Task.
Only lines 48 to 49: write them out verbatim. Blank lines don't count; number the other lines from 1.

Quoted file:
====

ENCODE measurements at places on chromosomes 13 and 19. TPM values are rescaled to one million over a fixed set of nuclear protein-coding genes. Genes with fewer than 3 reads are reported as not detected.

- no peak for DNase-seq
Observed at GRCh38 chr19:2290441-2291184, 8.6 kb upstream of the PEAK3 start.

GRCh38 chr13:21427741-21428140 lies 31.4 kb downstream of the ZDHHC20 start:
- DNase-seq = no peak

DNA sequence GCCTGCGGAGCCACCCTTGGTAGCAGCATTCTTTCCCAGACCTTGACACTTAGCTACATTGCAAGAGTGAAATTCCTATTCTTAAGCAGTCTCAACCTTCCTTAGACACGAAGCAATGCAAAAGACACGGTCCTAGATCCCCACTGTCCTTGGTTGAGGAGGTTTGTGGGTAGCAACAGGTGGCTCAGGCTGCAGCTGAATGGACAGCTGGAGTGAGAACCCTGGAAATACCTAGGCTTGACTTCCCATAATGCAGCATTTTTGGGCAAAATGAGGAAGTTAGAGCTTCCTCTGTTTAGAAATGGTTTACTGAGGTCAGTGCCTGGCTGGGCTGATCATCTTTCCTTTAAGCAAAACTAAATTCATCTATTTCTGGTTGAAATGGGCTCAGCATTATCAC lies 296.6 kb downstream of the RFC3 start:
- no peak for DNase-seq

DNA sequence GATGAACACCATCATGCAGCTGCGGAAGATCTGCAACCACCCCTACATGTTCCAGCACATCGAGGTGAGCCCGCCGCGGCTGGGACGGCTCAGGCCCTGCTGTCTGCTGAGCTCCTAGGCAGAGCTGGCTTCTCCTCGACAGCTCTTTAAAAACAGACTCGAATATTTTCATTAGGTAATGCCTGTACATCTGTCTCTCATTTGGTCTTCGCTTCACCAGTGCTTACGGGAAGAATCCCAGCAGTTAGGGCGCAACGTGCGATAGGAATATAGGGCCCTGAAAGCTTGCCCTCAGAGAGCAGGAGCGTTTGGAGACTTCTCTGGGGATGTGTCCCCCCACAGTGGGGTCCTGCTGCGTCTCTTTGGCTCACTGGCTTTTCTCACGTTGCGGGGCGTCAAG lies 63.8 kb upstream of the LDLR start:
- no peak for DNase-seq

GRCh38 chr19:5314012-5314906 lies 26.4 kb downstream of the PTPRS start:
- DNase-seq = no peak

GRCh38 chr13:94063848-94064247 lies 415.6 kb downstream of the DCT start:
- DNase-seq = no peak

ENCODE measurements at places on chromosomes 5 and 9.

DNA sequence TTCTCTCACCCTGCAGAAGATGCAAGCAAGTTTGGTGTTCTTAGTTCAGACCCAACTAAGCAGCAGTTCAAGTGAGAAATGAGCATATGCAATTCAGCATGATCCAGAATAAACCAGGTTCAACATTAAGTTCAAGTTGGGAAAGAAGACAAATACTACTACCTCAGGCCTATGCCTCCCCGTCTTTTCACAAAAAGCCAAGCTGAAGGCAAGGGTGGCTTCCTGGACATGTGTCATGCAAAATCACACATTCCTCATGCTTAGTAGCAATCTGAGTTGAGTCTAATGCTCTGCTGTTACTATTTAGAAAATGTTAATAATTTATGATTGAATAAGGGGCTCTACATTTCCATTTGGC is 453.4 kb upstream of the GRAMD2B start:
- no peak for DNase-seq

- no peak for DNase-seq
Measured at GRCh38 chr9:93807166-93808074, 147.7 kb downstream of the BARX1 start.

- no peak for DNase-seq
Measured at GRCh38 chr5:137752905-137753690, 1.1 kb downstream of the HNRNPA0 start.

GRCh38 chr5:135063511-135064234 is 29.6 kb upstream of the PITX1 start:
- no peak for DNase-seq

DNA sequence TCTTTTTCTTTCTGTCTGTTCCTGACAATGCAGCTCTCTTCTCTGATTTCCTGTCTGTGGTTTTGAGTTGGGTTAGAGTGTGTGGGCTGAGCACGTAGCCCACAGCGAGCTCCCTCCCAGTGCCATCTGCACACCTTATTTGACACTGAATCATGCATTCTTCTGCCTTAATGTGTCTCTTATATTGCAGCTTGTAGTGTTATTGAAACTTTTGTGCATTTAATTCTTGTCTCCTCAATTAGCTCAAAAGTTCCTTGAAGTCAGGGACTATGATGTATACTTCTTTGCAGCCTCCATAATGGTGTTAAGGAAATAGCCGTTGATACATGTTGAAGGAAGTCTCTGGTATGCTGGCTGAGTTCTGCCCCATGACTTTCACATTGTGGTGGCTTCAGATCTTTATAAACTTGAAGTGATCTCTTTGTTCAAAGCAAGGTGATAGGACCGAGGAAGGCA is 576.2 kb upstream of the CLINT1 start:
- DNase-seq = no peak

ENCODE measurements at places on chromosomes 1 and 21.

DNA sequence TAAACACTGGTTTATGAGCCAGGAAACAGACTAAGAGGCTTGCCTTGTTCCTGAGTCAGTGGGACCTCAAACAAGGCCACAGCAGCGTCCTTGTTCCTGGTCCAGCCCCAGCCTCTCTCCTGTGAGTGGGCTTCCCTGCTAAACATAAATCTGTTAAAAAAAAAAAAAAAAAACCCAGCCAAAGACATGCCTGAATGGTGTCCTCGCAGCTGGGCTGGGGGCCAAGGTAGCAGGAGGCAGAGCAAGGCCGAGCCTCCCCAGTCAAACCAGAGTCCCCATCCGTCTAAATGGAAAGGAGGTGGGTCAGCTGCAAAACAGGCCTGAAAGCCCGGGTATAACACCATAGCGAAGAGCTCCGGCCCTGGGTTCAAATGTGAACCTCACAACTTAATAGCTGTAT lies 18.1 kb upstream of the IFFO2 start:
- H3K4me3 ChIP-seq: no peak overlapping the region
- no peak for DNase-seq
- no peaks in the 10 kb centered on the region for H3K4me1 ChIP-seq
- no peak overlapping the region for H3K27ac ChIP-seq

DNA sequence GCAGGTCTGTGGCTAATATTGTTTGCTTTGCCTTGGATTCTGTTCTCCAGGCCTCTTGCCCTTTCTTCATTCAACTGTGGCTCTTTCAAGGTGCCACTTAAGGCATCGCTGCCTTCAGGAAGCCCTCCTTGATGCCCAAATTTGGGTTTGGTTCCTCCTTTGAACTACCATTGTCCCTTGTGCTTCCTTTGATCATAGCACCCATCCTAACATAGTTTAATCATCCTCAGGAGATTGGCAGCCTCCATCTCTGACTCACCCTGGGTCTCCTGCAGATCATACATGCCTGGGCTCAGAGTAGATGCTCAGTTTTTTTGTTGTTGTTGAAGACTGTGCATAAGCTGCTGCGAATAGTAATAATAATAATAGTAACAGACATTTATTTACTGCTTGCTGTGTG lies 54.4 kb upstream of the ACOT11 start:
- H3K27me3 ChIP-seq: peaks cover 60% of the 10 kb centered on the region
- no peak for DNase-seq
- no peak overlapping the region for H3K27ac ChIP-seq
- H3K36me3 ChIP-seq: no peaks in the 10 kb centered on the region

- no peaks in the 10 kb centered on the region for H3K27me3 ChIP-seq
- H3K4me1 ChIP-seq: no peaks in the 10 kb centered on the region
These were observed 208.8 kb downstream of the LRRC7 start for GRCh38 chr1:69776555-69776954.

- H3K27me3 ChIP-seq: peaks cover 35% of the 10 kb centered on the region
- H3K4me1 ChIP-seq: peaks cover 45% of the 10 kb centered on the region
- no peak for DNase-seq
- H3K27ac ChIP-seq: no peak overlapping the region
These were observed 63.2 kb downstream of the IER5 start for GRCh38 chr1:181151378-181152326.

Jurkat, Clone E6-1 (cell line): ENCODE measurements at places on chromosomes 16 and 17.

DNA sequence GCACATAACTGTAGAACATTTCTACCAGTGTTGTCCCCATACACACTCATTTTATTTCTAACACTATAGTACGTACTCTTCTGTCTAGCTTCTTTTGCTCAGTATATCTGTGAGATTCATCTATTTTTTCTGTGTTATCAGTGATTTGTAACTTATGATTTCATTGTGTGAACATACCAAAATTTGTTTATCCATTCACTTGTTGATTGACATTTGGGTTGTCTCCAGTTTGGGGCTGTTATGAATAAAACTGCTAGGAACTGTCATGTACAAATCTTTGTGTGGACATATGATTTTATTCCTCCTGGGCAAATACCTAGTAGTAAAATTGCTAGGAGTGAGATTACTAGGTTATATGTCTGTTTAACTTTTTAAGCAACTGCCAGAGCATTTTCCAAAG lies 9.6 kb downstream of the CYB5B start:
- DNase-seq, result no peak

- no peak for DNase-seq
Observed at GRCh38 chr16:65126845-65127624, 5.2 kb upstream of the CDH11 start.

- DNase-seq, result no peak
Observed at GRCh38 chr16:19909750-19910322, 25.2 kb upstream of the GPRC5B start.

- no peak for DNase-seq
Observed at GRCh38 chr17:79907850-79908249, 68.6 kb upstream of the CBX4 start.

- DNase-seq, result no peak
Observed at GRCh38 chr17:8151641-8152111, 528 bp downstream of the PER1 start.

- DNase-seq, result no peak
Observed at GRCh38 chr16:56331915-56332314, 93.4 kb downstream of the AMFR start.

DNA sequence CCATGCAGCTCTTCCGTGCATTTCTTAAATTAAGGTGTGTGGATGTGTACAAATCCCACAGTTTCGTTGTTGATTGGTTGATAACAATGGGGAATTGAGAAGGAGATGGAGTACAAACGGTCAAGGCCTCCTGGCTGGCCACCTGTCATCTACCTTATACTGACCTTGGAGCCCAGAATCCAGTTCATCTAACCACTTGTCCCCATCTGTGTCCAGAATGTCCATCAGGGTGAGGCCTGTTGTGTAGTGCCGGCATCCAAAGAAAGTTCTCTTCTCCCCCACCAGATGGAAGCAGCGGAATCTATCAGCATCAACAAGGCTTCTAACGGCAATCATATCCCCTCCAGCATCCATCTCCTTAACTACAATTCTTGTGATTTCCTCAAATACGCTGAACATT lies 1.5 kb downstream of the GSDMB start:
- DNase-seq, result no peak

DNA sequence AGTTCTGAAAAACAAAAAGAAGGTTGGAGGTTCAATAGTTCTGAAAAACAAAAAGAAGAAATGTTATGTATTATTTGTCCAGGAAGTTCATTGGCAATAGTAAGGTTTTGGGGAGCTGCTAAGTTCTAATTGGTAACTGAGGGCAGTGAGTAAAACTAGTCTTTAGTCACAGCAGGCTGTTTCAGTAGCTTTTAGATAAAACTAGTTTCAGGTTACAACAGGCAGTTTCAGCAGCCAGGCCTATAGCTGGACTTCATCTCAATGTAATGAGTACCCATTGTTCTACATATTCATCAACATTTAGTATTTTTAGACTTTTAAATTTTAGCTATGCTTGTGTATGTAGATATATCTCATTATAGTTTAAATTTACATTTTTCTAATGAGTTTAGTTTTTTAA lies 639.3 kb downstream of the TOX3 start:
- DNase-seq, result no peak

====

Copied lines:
Observed at GRCh38 chr16:65126845-65127624, 5.2 kb upstream of the CDH11 start.

- DNase-seq, result no peak